Tristan Layfield discusses how men can help support their counterparts in the workplace on today’s TAP In. Remember, the fight against gender inequality in the workplace doesn’t just happen on one day throughout the year. We should constantly be assessing where we currently are, addressing the issues, and identifying how we can improve our workplaces to ensure we create an environment where women are represented, supported, and can succeed.
Tristan: What’s going on, Living Corporate? It’s Tristan, and I want to thank you for tapping back in with me as I provide some tips and advice for professionals. Today, let’s discuss supporting gender equality in the workplace.
As most of you know, this month is Women’s History Month, and earlier this month, we celebrated International Women’s Day. We also know there is a significant gap in pay and low representation in leadership for women, especially Black women, in corporate spaces. So I wanted to take some time to discuss how men can help support their counterparts in the workplace.
First, we need to challenge our biases. Maybe you’ve heard or used the phrases “men are more assertive than women,” or “after a certain age, women will struggle to balance family needs with the requirements of a senior position,” or even “women are more sensitive so they can’t handle the pressure of leadership.” These are just some of the generalizations and stereotypes used to justify the discrimination women face and impact how they are treated in the workplace. No matter if your bias is unconscious or conscious, it’s bias and helps perpetuate the gender imbalance we see in the workplace. Instead of defaulting to the idea that women won’t be able to handle their management duties, how about we work to create a balanced environment and help everyone build the necessary leadership skills to lead high-performing teams, regardless of their gender?
We also have to address the toxic situations and environments we create in the workplace. Women are often harassed, talked-over, and even gaslight in the workplace. These situations make for terrible work environments. So if you see or hear a woman being harassed in the workplace, I suggest you speak with her to figure out how you can support her. Maybe that’s addressing the person harassing her, perhaps that’s being a witness for the HR complaint, but I would never suggest taking action without consulting her first because the actions you take could have a long-lasting impact on her career. Also, stop interrupting women in meetings, and if you witness someone else doing it, address it so her voice and needs can be heard.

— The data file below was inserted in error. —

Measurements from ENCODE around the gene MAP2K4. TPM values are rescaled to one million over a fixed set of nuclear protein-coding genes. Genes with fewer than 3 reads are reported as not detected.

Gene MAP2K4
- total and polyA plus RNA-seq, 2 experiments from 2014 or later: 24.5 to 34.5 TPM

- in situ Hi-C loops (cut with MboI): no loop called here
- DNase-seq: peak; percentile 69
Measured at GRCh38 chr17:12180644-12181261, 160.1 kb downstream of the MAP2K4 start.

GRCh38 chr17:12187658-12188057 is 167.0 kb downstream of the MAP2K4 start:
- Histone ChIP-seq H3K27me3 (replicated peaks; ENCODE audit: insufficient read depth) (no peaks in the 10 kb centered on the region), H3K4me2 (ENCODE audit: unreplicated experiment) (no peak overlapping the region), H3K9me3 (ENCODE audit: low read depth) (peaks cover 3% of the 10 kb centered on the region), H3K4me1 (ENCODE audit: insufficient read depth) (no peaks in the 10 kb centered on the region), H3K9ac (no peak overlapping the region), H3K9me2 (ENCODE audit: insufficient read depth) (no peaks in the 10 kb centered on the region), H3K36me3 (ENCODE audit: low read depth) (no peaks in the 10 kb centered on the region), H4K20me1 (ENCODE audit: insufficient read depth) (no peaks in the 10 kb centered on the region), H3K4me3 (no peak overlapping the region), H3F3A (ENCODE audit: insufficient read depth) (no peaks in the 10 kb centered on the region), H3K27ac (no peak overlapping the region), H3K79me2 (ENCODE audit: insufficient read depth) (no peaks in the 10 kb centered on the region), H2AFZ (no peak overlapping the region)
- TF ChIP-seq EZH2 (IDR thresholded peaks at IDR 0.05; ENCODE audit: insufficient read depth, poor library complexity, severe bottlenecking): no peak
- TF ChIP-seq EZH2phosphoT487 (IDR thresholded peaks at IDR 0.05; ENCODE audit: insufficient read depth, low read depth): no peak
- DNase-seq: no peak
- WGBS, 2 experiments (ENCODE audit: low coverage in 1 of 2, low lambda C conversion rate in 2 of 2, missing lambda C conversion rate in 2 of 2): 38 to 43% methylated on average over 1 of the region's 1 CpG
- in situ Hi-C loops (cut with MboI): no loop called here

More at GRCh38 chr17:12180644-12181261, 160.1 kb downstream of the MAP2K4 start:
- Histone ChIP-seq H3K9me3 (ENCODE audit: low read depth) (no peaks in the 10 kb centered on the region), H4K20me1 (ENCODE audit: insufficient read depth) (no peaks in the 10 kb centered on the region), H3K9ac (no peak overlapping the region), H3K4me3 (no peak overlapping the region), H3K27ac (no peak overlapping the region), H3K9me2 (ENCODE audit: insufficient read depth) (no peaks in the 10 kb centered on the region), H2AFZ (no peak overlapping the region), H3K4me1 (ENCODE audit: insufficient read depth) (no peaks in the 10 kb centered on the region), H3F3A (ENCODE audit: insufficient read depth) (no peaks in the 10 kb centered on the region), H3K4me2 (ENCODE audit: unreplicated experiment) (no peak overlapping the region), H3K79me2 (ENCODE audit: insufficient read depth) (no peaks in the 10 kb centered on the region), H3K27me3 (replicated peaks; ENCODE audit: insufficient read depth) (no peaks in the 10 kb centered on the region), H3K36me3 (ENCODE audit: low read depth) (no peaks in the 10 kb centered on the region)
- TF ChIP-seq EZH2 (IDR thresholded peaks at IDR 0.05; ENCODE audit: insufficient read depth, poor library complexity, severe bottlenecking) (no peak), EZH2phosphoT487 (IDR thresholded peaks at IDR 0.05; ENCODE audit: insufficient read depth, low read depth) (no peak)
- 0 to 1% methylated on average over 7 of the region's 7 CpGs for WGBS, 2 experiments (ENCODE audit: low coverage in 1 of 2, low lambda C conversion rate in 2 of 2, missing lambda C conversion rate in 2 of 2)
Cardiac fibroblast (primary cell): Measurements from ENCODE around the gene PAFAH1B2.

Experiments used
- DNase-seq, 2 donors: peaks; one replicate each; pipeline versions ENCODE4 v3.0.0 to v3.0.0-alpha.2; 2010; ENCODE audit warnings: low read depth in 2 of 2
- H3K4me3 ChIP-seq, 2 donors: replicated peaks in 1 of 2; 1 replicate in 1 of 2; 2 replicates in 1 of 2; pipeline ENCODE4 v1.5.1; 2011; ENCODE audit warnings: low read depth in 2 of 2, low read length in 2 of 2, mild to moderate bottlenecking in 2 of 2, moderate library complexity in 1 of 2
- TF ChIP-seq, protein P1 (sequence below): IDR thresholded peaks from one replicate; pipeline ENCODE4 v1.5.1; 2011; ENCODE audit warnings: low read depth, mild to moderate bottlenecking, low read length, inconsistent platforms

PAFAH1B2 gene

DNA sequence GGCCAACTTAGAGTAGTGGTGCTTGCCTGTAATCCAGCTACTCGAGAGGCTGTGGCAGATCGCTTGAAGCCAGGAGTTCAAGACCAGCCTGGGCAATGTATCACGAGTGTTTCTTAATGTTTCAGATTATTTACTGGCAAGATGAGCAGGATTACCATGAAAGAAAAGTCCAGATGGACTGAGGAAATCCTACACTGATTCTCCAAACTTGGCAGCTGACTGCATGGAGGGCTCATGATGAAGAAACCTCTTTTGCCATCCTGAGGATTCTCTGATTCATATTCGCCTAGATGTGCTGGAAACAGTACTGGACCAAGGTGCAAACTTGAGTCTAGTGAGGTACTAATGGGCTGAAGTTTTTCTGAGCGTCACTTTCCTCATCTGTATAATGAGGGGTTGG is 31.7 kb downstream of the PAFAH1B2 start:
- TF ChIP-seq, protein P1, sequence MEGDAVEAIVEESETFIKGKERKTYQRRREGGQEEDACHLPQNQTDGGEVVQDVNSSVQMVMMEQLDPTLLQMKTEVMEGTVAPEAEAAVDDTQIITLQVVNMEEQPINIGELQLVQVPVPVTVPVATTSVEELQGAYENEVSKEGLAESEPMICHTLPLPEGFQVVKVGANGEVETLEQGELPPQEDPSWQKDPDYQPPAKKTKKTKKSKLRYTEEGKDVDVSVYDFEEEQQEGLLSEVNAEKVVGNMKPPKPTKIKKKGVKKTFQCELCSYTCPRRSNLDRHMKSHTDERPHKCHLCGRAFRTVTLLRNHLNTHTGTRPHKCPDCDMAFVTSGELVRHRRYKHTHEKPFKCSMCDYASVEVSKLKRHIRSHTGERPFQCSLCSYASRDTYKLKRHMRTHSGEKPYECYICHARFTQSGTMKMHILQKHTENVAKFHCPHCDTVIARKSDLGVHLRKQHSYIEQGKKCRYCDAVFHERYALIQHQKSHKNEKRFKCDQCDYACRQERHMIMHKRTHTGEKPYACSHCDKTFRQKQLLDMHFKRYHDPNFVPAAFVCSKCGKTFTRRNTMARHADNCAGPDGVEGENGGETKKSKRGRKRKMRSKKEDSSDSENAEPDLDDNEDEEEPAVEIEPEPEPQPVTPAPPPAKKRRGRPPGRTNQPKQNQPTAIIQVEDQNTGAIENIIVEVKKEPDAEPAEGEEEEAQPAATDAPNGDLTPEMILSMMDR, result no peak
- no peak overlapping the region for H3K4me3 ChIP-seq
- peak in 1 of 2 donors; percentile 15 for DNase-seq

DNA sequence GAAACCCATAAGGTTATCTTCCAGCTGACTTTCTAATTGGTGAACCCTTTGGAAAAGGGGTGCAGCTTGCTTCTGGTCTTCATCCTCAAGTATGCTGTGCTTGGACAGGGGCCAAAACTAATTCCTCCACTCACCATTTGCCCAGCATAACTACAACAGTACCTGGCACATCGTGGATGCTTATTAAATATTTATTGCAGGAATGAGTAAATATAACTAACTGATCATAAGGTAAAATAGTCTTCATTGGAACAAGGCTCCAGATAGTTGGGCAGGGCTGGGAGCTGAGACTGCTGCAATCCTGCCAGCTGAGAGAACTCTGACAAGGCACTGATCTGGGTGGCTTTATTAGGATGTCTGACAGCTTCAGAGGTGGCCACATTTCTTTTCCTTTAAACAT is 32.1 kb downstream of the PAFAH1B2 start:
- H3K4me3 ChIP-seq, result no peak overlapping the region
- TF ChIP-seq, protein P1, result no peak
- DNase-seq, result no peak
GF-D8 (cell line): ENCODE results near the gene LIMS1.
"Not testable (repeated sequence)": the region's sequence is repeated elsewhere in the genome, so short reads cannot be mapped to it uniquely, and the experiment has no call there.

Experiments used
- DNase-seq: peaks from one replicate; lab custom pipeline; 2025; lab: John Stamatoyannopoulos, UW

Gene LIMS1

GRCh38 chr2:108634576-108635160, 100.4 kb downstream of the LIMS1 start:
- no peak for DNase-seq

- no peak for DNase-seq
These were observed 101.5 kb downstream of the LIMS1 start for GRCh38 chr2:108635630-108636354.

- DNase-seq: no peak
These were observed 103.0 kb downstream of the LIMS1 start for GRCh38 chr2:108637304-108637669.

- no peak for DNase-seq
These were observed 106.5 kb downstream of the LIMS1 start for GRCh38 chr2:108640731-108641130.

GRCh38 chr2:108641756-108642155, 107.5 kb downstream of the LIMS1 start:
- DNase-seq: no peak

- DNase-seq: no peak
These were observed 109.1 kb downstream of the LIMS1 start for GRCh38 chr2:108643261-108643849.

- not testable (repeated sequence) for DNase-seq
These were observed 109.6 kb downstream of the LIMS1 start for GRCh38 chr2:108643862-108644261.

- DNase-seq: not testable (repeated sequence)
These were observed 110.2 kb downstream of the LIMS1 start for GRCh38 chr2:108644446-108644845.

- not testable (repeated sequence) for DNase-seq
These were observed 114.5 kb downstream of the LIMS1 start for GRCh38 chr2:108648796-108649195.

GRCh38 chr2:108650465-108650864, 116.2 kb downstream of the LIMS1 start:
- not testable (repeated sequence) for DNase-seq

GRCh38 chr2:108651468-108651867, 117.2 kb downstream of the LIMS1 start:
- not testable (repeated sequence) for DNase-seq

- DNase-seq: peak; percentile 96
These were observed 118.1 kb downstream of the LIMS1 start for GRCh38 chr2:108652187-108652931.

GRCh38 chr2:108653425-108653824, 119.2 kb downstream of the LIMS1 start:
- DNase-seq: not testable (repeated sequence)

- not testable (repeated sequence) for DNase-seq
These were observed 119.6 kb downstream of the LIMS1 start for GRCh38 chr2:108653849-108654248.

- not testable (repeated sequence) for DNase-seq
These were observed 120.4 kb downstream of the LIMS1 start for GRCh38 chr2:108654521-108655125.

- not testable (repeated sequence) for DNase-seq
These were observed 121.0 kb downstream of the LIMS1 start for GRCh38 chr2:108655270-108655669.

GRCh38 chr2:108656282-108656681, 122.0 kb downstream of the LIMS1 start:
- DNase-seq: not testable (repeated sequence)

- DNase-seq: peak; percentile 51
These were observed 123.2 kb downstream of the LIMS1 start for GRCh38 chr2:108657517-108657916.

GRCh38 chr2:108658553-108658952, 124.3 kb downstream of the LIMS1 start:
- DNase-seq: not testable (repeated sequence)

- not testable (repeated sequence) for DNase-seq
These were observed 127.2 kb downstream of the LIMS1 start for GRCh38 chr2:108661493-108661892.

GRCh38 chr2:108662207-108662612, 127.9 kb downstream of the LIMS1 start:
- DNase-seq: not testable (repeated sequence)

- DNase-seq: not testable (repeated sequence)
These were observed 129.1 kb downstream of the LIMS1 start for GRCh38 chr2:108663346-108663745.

If you’re in a leadership role and hire for your teams, be proactive in achieving gender balance by hiring women into leadership roles. This will have both short-term and long-term implications. Research shows that if you hire one woman into a senior role, she is more likely to hire and promote more women. She will recognize her female peers’ potential and will now have the capital to advocate for them. She also will serve as a role model and representation for other women who just needed to see someone like themselves in those leadership roles.
We can’t just give women leadership roles and not set them up for success; otherwise, you’ll likely face gender imbalance again. Make sure the change you’re making is long-standing and sustainable by working to implement company-wide policies, practices, and programs that promote equity.
Remember, the fight against gender inequality in the workplace doesn’t just happen on one day throughout the year. We should constantly be assessing where we currently are, addressing the issues, and identifying how we can improve our workplaces to ensure we create an environment where women are represented, supported, and can succeed.
Thanks for tapping in with me today! Don’t forget; I’m now taking submissions from you all on career questions, issues, concerns, or advice you think may help others! So make sure to submit yours at bit.ly/tapintristan.
This tip is brought to you by Tristan of Layfield Resume Consulting. Check us out on Instagram, Twitter, and Facebook @layfieldresume or connect with me, Tristan Layfield, on LinkedIn.